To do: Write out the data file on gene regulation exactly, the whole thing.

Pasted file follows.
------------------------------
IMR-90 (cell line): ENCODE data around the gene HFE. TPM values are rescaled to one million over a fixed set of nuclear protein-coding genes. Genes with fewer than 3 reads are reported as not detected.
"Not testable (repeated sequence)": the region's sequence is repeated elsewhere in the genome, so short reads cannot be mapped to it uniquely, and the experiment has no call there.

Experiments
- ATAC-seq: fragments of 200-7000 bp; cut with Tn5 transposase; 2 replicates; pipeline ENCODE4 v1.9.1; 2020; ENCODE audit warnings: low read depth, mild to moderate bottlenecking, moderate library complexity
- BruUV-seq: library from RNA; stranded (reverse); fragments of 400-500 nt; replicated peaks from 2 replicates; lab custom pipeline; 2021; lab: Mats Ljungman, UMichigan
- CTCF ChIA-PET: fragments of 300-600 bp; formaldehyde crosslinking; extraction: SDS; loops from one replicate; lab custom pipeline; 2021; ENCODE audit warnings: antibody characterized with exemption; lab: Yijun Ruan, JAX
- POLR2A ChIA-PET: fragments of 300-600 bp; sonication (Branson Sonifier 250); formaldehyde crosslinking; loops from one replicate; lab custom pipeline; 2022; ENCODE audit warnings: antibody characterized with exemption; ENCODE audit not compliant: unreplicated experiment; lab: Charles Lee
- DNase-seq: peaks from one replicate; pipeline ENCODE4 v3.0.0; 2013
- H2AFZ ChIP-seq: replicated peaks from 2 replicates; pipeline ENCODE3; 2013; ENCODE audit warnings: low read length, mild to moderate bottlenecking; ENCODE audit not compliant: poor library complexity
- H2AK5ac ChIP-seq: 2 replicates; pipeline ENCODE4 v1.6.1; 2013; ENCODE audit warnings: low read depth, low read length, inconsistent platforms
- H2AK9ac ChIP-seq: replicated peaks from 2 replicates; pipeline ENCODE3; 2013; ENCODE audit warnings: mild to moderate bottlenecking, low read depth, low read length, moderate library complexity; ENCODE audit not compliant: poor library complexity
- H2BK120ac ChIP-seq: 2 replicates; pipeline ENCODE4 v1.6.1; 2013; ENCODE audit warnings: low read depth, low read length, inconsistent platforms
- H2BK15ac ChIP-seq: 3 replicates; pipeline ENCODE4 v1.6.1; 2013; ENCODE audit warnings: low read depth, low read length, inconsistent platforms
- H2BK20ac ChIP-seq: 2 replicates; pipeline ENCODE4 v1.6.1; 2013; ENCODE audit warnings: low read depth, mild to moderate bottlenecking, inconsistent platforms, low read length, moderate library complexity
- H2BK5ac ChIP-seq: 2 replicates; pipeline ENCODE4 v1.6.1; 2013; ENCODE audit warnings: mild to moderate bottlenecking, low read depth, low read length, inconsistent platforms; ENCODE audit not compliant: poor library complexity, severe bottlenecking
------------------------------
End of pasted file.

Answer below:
IMR-90 (cell line): ENCODE data around the gene HFE. TPM values are rescaled to one million over a fixed set of nuclear protein-coding genes. Genes with fewer than 3 reads are reported as not detected.
"Not testable (repeated sequence)": the region's sequence is repeated elsewhere in the genome, so short reads cannot be mapped to it uniquely, and the experiment has no call there.

Experiments
- ATAC-seq: fragments of 200-7000 bp; cut with Tn5 transposase; 2 replicates; pipeline ENCODE4 v1.9.1; 2020; ENCODE audit warnings: low read depth, mild to moderate bottlenecking, moderate library complexity
- BruUV-seq: library from RNA; stranded (reverse); fragments of 400-500 nt; replicated peaks from 2 replicates; lab custom pipeline; 2021; lab: Mats Ljungman, UMichigan
- CTCF ChIA-PET: fragments of 300-600 bp; formaldehyde crosslinking; extraction: SDS; loops from one replicate; lab custom pipeline; 2021; ENCODE audit warnings: antibody characterized with exemption; lab: Yijun Ruan, JAX
- POLR2A ChIA-PET: fragments of 300-600 bp; sonication (Branson Sonifier 250); formaldehyde crosslinking; loops from one replicate; lab custom pipeline; 2022; ENCODE audit warnings: antibody characterized with exemption; ENCODE audit not compliant: unreplicated experiment; lab: Charles Lee
- DNase-seq: peaks from one replicate; pipeline ENCODE4 v3.0.0; 2013
- H2AFZ ChIP-seq: replicated peaks from 2 replicates; pipeline ENCODE3; 2013; ENCODE audit warnings: low read length, mild to moderate bottlenecking; ENCODE audit not compliant: poor library complexity
- H2AK5ac ChIP-seq: 2 replicates; pipeline ENCODE4 v1.6.1; 2013; ENCODE audit warnings: low read depth, low read length, inconsistent platforms
- H2AK9ac ChIP-seq: replicated peaks from 2 replicates; pipeline ENCODE3; 2013; ENCODE audit warnings: mild to moderate bottlenecking, low read depth, low read length, moderate library complexity; ENCODE audit not compliant: poor library complexity
- H2BK120ac ChIP-seq: 2 replicates; pipeline ENCODE4 v1.6.1; 2013; ENCODE audit warnings: low read depth, low read length, inconsistent platforms
- H2BK15ac ChIP-seq: 3 replicates; pipeline ENCODE4 v1.6.1; 2013; ENCODE audit warnings: low read depth, low read length, inconsistent platforms
- H2BK20ac ChIP-seq: 2 replicates; pipeline ENCODE4 v1.6.1; 2013; ENCODE audit warnings: low read depth, mild to moderate bottlenecking, inconsistent platforms, low read length, moderate library complexity
- H2BK5ac ChIP-seq: 2 replicates; pipeline ENCODE4 v1.6.1; 2013; ENCODE audit warnings: mild to moderate bottlenecking, low read depth, low read length, inconsistent platforms; ENCODE audit not compliant: poor library complexity, severe bottlenecking